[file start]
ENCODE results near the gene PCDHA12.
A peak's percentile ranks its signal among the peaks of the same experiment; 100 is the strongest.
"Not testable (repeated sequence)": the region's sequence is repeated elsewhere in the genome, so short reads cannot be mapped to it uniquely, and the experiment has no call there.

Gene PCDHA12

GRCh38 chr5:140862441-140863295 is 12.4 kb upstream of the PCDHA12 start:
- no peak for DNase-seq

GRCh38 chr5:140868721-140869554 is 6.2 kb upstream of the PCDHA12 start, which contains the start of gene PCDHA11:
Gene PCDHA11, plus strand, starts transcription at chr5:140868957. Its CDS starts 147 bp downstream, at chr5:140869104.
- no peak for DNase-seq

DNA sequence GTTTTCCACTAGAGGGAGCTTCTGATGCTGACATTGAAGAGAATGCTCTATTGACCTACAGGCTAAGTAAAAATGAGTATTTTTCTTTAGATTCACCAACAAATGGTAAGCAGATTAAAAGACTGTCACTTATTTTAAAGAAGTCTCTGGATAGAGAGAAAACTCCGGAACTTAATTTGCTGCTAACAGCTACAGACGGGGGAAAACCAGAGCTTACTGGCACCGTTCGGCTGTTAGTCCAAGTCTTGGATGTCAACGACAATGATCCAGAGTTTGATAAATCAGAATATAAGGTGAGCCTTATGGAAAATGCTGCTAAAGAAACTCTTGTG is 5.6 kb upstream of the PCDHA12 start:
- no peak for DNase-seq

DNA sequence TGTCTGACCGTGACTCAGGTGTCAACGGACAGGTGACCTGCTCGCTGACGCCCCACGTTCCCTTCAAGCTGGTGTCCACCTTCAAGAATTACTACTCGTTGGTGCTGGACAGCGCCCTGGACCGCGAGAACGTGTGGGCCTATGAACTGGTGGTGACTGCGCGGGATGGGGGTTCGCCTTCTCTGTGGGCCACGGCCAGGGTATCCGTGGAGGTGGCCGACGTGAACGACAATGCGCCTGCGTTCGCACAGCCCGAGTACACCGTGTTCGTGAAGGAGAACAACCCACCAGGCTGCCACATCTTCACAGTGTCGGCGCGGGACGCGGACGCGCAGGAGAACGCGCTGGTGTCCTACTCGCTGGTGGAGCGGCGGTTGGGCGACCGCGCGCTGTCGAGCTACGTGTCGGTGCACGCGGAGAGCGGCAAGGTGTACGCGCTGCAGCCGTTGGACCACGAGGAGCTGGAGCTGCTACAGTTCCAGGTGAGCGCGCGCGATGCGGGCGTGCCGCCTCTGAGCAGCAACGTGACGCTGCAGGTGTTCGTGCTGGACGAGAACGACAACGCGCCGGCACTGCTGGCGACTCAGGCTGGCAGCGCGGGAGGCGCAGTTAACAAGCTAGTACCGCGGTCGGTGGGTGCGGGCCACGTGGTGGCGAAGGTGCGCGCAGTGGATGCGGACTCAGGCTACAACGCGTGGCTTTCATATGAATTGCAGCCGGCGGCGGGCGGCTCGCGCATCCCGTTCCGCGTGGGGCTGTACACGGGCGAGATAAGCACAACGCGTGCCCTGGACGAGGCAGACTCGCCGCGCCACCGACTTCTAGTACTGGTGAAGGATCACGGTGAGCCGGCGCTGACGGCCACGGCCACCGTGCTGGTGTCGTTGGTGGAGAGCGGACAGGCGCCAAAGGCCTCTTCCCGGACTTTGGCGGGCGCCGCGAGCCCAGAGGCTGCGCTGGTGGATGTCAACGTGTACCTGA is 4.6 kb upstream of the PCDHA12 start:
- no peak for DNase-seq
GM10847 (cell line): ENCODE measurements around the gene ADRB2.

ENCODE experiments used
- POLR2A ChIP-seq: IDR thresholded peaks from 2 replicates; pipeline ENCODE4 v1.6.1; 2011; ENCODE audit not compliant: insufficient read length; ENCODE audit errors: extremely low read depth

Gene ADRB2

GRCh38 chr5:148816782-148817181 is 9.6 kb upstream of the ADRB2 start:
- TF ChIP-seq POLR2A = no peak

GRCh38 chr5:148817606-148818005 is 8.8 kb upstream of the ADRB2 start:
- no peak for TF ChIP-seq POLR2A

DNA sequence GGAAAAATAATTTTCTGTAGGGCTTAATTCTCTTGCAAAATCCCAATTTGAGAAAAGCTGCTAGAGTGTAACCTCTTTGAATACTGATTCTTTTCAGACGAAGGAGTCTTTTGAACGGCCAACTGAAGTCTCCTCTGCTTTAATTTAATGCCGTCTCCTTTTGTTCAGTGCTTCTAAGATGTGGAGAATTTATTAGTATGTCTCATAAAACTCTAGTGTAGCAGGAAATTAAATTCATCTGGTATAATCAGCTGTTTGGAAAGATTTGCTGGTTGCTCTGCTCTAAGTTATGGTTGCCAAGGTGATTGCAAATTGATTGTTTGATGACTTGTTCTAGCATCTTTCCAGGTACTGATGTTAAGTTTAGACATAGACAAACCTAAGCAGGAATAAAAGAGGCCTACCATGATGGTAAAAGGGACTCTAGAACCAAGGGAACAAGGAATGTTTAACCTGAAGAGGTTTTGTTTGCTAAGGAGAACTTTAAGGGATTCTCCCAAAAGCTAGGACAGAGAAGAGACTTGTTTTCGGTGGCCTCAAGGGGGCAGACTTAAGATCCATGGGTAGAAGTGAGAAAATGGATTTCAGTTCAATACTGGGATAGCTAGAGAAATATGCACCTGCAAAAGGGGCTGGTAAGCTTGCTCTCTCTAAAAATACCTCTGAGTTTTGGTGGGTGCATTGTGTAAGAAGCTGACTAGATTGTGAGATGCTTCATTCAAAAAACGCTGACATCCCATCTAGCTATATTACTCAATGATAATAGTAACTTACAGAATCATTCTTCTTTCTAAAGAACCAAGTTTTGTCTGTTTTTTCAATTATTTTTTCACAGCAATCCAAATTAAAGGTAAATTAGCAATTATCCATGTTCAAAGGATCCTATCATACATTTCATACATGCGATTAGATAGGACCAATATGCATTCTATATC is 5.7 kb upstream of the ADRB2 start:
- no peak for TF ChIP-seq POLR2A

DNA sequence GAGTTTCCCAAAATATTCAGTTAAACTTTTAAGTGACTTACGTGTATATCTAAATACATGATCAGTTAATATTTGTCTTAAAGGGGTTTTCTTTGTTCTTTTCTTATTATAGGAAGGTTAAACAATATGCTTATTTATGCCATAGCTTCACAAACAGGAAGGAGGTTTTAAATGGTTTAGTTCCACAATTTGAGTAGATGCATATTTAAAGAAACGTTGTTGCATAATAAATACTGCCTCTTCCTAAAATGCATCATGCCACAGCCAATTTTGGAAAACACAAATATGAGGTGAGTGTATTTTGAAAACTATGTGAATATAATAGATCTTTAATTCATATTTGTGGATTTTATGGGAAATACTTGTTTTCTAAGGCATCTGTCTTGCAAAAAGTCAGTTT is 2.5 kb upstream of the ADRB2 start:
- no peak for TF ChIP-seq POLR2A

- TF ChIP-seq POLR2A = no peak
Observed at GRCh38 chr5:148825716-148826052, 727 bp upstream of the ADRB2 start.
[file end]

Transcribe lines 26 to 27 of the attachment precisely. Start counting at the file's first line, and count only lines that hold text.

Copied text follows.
- TF ChIP-seq POLR2A = no peak
Observed at GRCh38 chr5:148825716-148826052, 727 bp upstream of the ADRB2 start.